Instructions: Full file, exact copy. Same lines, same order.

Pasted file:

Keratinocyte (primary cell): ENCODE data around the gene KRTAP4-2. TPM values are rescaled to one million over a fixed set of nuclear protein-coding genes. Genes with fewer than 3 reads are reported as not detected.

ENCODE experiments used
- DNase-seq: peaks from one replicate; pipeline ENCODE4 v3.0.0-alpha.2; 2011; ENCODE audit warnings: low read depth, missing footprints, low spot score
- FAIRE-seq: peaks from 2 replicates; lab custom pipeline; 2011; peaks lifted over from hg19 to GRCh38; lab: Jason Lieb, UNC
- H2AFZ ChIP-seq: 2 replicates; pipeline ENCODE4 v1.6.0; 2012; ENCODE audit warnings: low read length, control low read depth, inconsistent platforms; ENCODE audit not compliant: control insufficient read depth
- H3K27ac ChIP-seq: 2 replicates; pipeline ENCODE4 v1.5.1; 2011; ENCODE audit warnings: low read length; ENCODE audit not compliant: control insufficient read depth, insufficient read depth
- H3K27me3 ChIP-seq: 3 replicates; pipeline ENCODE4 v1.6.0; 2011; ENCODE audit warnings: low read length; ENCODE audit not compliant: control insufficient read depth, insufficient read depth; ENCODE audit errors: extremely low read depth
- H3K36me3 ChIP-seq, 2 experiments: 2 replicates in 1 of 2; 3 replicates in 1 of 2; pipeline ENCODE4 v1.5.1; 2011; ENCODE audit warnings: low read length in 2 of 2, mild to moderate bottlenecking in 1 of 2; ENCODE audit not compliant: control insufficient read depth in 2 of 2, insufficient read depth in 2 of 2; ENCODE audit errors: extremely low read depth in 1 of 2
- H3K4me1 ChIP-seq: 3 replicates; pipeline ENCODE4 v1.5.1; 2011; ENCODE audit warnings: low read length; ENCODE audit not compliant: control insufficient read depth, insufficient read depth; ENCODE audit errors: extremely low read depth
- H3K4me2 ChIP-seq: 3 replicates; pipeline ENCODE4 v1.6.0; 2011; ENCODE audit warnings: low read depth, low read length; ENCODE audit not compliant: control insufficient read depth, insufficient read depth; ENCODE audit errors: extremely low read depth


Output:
Keratinocyte (primary cell): ENCODE data around the gene KRTAP4-2. TPM values are rescaled to one million over a fixed set of nuclear protein-coding genes. Genes with fewer than 3 reads are reported as not detected.

ENCODE experiments used
- DNase-seq: peaks from one replicate; pipeline ENCODE4 v3.0.0-alpha.2; 2011; ENCODE audit warnings: low read depth, missing footprints, low spot score
- FAIRE-seq: peaks from 2 replicates; lab custom pipeline; 2011; peaks lifted over from hg19 to GRCh38; lab: Jason Lieb, UNC
- H2AFZ ChIP-seq: 2 replicates; pipeline ENCODE4 v1.6.0; 2012; ENCODE audit warnings: low read length, control low read depth, inconsistent platforms; ENCODE audit not compliant: control insufficient read depth
- H3K27ac ChIP-seq: 2 replicates; pipeline ENCODE4 v1.5.1; 2011; ENCODE audit warnings: low read length; ENCODE audit not compliant: control insufficient read depth, insufficient read depth
- H3K27me3 ChIP-seq: 3 replicates; pipeline ENCODE4 v1.6.0; 2011; ENCODE audit warnings: low read length; ENCODE audit not compliant: control insufficient read depth, insufficient read depth; ENCODE audit errors: extremely low read depth
- H3K36me3 ChIP-seq, 2 experiments: 2 replicates in 1 of 2; 3 replicates in 1 of 2; pipeline ENCODE4 v1.5.1; 2011; ENCODE audit warnings: low read length in 2 of 2, mild to moderate bottlenecking in 1 of 2; ENCODE audit not compliant: control insufficient read depth in 2 of 2, insufficient read depth in 2 of 2; ENCODE audit errors: extremely low read depth in 1 of 2
- H3K4me1 ChIP-seq: 3 replicates; pipeline ENCODE4 v1.5.1; 2011; ENCODE audit warnings: low read length; ENCODE audit not compliant: control insufficient read depth, insufficient read depth; ENCODE audit errors: extremely low read depth
- H3K4me2 ChIP-seq: 3 replicates; pipeline ENCODE4 v1.6.0; 2011; ENCODE audit warnings: low read depth, low read length; ENCODE audit not compliant: control insufficient read depth, insufficient read depth; ENCODE audit errors: extremely low read depth